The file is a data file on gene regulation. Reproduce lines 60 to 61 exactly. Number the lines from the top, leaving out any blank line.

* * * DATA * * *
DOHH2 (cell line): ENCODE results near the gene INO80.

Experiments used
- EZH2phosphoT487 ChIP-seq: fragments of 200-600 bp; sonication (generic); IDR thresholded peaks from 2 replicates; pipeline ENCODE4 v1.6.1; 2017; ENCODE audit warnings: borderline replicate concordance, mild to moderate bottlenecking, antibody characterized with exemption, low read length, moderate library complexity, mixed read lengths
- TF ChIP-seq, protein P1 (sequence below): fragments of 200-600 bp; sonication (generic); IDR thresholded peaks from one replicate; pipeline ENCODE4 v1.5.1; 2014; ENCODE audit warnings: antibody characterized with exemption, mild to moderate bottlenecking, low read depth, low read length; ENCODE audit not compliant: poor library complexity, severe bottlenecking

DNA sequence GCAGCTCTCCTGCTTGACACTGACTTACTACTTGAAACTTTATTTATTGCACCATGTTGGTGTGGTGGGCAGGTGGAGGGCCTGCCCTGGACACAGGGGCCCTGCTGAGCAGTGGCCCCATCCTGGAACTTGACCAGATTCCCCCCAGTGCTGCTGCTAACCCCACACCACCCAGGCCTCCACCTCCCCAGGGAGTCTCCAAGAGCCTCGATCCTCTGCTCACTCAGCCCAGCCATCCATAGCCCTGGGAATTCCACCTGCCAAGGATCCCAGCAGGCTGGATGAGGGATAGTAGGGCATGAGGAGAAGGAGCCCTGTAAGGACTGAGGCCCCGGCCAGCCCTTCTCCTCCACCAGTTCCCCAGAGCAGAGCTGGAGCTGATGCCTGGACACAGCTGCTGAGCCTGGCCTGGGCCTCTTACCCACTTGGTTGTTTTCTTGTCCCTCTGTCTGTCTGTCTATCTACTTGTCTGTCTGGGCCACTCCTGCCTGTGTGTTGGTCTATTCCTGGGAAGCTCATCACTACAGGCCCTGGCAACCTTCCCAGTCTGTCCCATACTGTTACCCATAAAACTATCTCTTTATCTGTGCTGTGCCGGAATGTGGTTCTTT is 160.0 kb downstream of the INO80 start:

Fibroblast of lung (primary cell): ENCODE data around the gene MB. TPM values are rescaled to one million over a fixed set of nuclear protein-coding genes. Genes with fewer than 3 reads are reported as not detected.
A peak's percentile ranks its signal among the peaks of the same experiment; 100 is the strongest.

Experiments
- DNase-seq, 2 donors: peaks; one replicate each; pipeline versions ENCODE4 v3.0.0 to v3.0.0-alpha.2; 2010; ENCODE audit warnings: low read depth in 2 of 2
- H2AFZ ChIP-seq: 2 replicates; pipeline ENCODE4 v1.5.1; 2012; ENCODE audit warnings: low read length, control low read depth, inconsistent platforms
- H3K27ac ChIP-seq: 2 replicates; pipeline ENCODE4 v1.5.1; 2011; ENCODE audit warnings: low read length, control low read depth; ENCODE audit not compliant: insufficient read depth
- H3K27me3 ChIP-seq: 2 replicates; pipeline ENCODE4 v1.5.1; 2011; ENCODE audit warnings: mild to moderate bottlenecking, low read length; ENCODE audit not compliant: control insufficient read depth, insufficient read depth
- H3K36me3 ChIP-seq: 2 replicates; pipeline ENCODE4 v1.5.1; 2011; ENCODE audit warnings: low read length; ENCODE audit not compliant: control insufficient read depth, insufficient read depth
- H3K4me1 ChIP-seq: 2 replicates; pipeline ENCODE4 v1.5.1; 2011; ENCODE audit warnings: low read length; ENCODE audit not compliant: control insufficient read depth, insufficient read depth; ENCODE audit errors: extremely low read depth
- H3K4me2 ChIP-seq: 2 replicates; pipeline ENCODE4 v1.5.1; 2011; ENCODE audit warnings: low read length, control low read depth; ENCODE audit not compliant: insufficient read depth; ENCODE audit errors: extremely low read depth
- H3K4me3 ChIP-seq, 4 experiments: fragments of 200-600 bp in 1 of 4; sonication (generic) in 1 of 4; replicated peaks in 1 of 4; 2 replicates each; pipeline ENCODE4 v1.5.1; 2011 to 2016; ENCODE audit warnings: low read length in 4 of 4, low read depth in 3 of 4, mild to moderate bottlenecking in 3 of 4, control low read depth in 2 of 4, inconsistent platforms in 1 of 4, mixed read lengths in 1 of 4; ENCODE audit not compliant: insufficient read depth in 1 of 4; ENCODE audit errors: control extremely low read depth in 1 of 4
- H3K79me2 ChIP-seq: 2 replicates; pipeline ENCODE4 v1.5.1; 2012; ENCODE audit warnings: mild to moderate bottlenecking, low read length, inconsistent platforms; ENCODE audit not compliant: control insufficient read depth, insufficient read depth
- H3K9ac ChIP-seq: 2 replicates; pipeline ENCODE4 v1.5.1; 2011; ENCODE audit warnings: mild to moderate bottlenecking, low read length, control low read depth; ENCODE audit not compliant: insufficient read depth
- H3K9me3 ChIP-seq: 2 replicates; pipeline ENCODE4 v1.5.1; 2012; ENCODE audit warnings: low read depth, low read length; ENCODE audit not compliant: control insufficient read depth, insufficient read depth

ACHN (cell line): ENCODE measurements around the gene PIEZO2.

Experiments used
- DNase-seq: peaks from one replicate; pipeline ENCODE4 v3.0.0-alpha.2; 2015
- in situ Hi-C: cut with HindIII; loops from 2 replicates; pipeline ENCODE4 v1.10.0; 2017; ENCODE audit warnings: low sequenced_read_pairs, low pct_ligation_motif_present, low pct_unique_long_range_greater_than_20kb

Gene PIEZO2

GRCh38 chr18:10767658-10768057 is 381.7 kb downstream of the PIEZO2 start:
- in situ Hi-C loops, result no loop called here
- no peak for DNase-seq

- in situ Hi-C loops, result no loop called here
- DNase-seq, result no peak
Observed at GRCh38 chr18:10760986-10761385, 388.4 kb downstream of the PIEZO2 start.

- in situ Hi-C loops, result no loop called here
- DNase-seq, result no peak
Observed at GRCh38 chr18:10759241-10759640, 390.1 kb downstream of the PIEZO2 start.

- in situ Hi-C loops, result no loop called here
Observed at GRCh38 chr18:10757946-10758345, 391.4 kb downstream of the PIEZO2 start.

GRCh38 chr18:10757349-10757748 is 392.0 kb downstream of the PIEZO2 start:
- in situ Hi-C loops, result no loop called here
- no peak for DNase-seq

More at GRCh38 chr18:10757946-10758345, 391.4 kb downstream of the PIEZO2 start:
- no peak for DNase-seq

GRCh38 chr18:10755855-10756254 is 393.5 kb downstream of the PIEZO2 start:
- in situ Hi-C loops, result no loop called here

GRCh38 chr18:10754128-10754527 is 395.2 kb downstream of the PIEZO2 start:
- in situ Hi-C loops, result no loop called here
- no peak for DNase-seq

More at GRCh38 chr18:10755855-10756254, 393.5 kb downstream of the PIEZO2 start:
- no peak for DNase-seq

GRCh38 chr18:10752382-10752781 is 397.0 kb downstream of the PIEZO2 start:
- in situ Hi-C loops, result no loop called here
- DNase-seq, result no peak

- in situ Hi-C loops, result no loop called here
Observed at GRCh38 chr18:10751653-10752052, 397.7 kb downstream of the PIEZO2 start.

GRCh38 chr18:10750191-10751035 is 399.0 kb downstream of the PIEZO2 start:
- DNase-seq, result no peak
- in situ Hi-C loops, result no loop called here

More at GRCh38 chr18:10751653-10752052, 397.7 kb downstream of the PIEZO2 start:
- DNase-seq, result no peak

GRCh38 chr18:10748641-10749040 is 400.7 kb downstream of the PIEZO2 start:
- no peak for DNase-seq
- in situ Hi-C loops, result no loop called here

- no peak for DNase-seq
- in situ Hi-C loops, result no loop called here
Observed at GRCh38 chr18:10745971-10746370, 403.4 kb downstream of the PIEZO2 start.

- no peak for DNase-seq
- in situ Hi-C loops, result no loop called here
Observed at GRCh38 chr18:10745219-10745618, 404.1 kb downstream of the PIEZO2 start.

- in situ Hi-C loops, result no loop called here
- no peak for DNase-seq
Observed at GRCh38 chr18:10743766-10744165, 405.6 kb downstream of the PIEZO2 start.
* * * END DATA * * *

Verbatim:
- in situ Hi-C loops, result no loop called here

- no peak for DNase-seq